Although this post was originally an article written to encourage children's writers, there's something for everyone at the end. Stay tuned...
Lin Oliver’s keynote speech at the SCBWI Spring writing conference was filled with gems. Her writing tip from Sid Fleishmann was one of those: In writing, nothing is wasted but the paper.
It’s painful to delete words, scenes, characters, stories. How can we? They’re perfect; brilliant; loved.
So maybe they’re not perfect or brilliant. But still we love them and when we hit the delete key it feels like murder.
Every word; even every project, though, may not be the right word or project.
The wonderful thing about writing is that we have an endless supply of words and ideas. Sometimes we have to write the lack-luster words and ideas to release them from our heads. To make room for the brilliant words and ideas.
We must also acknowledge our learning curve. Sometimes the stories we write are brilliant for our skill at the time we write them. They still may be unmarketable, but they are brilliant because of what we learn by writing them. And, if we save those less-than-brilliant stories until our writing is brilliant, maybe we can polish them up until they, too, shine.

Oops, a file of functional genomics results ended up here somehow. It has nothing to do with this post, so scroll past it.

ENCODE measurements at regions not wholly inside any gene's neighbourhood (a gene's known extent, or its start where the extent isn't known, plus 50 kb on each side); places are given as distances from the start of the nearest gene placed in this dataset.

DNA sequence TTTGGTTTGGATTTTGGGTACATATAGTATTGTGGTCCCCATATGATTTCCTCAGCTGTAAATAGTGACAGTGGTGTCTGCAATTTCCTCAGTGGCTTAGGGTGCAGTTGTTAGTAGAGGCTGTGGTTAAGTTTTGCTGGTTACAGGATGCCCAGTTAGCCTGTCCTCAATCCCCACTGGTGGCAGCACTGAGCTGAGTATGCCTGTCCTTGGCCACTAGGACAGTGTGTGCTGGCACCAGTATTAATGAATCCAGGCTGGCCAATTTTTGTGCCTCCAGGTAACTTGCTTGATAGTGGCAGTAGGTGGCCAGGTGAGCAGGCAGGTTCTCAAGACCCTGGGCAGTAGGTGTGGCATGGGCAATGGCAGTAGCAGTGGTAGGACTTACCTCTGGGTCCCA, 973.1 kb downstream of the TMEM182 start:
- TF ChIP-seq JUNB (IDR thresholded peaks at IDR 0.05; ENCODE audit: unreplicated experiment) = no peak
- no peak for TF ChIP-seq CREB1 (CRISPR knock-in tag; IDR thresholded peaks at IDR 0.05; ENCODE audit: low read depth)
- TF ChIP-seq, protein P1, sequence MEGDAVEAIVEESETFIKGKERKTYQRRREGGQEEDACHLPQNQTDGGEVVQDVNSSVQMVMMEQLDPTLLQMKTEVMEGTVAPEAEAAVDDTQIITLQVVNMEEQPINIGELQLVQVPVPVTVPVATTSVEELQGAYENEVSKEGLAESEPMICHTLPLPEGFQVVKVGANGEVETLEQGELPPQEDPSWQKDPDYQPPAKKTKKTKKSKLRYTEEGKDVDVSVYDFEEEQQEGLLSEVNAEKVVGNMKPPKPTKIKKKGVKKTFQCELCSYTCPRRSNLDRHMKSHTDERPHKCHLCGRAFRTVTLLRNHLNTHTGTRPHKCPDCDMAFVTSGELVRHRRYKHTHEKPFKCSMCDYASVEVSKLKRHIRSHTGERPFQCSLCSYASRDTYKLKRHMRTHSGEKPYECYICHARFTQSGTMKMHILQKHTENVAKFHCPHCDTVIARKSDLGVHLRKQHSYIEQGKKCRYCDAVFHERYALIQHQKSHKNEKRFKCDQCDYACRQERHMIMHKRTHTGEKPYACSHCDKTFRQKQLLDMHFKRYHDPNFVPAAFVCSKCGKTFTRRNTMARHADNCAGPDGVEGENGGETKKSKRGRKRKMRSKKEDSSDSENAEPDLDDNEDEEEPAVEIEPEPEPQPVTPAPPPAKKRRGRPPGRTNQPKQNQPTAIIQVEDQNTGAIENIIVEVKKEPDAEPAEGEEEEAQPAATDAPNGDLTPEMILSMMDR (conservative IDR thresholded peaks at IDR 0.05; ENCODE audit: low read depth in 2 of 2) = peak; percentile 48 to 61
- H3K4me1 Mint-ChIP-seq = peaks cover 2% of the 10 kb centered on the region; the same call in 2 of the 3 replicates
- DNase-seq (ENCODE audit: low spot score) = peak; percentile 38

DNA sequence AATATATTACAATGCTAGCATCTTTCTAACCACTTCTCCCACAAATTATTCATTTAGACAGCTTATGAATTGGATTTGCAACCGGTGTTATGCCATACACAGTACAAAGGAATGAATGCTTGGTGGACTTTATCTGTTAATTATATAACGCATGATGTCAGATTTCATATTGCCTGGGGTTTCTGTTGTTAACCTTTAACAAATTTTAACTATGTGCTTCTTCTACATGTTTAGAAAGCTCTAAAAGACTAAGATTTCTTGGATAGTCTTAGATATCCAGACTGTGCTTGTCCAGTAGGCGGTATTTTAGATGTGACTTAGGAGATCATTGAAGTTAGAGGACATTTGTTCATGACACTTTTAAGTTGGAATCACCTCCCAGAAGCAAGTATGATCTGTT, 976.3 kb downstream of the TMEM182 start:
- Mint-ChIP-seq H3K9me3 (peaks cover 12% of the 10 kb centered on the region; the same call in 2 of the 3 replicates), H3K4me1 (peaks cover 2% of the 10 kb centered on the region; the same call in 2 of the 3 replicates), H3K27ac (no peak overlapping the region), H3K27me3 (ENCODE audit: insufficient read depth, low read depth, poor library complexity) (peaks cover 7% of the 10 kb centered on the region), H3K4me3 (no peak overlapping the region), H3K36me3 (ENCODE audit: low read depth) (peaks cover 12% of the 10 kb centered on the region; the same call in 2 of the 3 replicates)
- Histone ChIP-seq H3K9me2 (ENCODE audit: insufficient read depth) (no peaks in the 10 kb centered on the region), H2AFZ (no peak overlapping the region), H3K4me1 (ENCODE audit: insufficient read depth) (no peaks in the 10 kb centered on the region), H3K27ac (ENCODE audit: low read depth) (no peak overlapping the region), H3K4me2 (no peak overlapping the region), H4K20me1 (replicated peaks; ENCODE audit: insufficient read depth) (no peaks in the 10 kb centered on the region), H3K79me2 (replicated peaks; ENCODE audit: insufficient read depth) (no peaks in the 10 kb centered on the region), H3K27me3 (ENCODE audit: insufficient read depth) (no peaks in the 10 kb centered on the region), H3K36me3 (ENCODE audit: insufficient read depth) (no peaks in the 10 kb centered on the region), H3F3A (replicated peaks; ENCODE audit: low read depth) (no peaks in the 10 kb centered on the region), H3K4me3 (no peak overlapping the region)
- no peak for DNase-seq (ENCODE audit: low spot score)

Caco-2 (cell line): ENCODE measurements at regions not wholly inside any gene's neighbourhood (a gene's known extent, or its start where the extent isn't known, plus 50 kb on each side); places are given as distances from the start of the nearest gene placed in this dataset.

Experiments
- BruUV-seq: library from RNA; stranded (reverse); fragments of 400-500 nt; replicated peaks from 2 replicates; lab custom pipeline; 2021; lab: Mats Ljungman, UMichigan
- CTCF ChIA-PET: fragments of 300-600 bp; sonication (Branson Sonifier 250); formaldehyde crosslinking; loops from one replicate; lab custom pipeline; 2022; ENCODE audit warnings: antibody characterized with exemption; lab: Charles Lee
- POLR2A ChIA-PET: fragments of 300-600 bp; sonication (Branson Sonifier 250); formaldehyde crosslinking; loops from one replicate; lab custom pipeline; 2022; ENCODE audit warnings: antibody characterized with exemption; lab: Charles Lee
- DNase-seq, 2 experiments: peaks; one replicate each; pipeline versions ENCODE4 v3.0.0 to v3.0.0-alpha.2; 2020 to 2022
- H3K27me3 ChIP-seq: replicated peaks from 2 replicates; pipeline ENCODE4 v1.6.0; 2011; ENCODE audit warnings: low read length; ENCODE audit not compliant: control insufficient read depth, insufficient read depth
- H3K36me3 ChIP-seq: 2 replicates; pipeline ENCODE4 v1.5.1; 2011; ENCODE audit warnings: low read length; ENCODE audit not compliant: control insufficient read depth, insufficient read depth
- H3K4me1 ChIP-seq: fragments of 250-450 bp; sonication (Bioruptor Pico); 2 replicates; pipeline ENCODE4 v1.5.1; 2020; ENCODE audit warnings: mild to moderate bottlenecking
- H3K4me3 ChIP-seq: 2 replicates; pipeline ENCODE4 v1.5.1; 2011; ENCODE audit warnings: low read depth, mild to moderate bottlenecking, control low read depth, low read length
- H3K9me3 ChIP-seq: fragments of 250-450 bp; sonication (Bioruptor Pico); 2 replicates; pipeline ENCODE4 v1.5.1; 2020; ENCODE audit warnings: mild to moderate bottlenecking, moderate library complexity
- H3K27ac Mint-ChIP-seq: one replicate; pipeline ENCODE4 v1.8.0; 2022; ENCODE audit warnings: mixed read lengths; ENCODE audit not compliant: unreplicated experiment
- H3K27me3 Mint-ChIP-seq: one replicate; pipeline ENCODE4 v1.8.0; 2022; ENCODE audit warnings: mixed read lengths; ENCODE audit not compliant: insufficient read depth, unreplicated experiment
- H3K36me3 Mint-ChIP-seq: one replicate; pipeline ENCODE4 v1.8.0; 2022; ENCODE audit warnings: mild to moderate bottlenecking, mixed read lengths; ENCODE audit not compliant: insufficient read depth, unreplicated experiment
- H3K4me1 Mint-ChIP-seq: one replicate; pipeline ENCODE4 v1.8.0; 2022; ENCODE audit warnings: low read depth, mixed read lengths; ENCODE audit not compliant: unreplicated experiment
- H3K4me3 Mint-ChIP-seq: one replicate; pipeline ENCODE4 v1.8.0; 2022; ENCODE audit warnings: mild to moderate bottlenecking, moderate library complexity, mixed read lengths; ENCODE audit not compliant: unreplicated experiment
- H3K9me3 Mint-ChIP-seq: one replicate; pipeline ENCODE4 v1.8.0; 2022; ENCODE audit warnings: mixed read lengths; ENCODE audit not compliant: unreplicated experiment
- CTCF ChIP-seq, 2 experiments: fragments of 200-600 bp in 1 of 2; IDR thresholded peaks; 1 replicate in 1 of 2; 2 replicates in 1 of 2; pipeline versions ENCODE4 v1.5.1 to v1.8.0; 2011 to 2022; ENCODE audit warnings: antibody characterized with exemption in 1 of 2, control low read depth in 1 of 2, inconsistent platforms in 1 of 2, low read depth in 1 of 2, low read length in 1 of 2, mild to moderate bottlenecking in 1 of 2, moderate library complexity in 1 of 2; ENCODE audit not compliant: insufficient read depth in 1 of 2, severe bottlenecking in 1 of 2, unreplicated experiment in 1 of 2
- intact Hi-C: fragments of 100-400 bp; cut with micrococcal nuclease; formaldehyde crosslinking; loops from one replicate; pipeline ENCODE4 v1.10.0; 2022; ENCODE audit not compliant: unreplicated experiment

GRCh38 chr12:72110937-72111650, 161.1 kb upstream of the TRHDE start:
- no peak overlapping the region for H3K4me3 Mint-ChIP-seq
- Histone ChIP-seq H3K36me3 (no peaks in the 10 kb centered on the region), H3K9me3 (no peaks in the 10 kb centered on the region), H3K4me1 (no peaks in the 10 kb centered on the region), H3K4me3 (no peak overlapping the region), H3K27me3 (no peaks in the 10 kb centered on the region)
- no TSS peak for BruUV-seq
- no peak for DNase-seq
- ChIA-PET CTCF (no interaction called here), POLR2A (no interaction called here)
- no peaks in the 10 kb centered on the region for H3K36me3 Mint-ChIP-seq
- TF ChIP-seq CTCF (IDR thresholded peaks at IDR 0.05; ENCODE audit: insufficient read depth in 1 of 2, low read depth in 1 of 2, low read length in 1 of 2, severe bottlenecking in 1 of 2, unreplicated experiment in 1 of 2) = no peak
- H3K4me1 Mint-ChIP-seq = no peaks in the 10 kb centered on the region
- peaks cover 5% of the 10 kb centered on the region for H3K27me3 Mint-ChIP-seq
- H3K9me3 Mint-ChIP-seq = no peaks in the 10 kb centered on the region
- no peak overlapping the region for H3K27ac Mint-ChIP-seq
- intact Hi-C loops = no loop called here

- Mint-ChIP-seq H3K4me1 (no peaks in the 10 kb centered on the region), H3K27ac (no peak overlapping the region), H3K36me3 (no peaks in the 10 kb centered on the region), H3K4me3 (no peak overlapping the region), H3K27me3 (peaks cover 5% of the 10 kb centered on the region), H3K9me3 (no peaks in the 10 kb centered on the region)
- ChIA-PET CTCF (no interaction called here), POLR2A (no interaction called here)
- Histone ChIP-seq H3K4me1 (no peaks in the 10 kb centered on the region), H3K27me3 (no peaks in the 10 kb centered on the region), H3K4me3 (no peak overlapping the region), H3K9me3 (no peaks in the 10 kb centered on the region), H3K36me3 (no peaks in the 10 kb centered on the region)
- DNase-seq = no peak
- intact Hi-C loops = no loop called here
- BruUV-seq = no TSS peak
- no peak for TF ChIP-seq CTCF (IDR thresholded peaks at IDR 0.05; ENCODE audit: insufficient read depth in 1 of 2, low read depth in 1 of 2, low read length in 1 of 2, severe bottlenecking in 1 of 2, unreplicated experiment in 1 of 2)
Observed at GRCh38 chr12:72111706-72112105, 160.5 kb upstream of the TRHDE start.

Even the stories that will never shine can be kept tucked away in a cozy computer file. We can take them out and whisper softly. "I love you because of what I learned from writing you and because you show me how much I’ve grown as a writer."
Then—when you’re giving your Newberry Award acceptance speech—you can drag those stories out as examples of the biggest mistakes you’ve made in writing.
Personally, I have plenty of examples.
Now for everyone: Isn't it true that everything we try; everything we do that doesn't turn out right; every mistake we make--has something learned that we can take away from the experience? Isn't there often a better idea; a better way? Even sometimes a lesson in forgiveness and compassion?
In writing as in life...waste not.
PRAYER: Heavenly Father, thank you for making us teachable. Please guide our lives but when we make mistakes, please provide us with a lesson learned. Please humble us to see that lesson and to learn it well. Amen.
WHAT ABOUT YOU? Any lessons (in life or writing) you'd like to share?